December 1, 2020

The emerging story of the climate refugees

A note on terminology

The idea of a "climate refugee" may seem intuitive, but there is actually no official legal meaning to the phrase.

The word "refugee," though, is defined—by a 1951 United Nations treaty. It applies to people who credibly fear that upon returning to their home country they might be "persecuted for reasons of race, religion, nationality, membership of a particular social group or political opinion."

There is no clear legal meaning to the phrase "climate refugee"—and while these words suggest the urgency of the issue, they also can be misunderstood.

Many people who are fleeing climate disasters don't want to be called "refugees," perhaps with good reason: The word can conjure images of poverty and desperation. The word can also be misleading; some people are forced out of their homes by climate change, but do not leave their home country. (This is known as "internal displacement.") Are the half a million people who evacuated due to wildfires in the U.S. Northwest this year refugees, for example?

And while the word "refugee" does suggest the urgency of this crisis, it can also be counterproductive. As Eve Andrews pointed out in Grist last year, the idea of refugees entering a country is as likely to inspire talk of border walls as it is any sort of empathy.
Dadaab, a camp in Kenya, is the third-largest refugee settlement in the world. It is home to many Somalian refugees, whose home country has suffered from deep droughts. It's hard, though, to decide whether drought or conflict prompted thier migration. Photo credit: UK Department for International Development.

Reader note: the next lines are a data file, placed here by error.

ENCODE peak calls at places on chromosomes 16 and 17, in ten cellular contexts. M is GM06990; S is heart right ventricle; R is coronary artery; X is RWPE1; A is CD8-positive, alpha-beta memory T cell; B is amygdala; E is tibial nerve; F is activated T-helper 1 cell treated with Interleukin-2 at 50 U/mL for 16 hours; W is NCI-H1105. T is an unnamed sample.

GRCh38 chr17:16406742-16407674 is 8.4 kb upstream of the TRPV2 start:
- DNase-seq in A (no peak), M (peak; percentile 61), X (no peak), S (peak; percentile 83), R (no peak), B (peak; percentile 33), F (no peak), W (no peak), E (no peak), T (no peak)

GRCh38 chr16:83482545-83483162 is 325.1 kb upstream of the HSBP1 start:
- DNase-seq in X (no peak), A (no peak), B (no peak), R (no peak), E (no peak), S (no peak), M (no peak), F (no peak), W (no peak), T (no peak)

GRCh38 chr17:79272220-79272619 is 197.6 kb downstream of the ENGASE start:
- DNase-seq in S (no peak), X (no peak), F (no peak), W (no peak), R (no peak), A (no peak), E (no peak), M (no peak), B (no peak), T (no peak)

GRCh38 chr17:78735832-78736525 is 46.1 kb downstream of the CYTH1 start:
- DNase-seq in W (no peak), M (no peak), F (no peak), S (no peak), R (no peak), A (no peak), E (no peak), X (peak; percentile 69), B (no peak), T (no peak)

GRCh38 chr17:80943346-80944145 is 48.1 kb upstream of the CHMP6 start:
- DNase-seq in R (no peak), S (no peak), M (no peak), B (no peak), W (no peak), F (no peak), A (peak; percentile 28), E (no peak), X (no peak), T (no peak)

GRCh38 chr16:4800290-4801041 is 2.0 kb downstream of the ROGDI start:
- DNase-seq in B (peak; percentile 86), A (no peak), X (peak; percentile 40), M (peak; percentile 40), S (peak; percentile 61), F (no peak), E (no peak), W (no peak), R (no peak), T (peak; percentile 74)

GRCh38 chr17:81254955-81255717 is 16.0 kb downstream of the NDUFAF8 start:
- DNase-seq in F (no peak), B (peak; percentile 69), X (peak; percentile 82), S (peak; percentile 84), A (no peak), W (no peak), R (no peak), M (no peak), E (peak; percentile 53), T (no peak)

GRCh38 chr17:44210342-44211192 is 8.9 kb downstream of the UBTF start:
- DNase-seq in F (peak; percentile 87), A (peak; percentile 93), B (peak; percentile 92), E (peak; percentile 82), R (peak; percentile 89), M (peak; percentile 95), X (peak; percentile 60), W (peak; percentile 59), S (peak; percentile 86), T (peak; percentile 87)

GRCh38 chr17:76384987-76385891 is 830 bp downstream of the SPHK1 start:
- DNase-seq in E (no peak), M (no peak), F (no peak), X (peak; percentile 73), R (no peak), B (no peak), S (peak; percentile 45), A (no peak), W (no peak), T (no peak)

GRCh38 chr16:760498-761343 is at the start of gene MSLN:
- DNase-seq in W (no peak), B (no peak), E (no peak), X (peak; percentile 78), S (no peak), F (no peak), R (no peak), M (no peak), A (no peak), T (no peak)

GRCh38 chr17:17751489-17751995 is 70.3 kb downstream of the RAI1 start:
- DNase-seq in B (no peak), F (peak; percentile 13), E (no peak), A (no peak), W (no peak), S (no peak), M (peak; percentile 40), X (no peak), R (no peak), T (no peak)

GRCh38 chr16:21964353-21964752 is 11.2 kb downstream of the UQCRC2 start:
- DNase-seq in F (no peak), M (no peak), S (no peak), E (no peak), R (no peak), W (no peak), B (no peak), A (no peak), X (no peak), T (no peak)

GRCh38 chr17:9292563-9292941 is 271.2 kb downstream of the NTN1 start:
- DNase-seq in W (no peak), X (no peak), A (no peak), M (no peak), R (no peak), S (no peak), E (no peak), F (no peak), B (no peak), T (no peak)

For that reason, I'll mostly use the phrase "climate migrants" here. (Another common phrase is "the environmentally displaced.")

Even this word does not suggest the full range of possibilities. Sometimes it's not possible to pinpoint climate change alone as the prompt for migration, since climate disasters often overlap with political strife. The duration and distance of migration can vary, too. Some people are only temporary migrants, and plan to return to their home after conditions improve. The difference between "rapid-onset" disasters—think monstrous hurricanes and wildfires—and "slow-onset" problems also matters. Often, people choose to migrate as slow-onset disasters encroach, whereas rapid-onset disasters often force people out of their homes. Even the line between these two categories isn't always clear. If your farm is slowly going bankrupt because of increasing droughts, staying may not feel like much of a choice.

A long history of migration—and a coming wave

Though lately we may be paying more attention to the climate, human movements across the globe have been tied to weather conditions for thousands of years. Scientists believe a warming atmosphere pulled people into the steppes of Siberia three millennia ago. The coldest years in what is known as the "Little Ice Age," between 1580 and 1650, correspond with the peak of migration in Europe.
In the 1930s, dry conditions in the U.S. prompted millions of people to migrate out of the Great Plains states, often into California. Photo credit: Library of Congress.

In a recent paper, a set of scientists examined previous patterns of migration and settlement, and found that human beings have a particular environmental niche: We like to live in places that where the mean average temperature is between 11°C and 15°C. That's prbably due to the fact that small-scale farming is most effective within this temperature range. But by 2070, as many as 3.5 billion people coul live in places where the mean average temperature is higher than 29°C. That will almost certainly launch a new wave of relocation across the globe.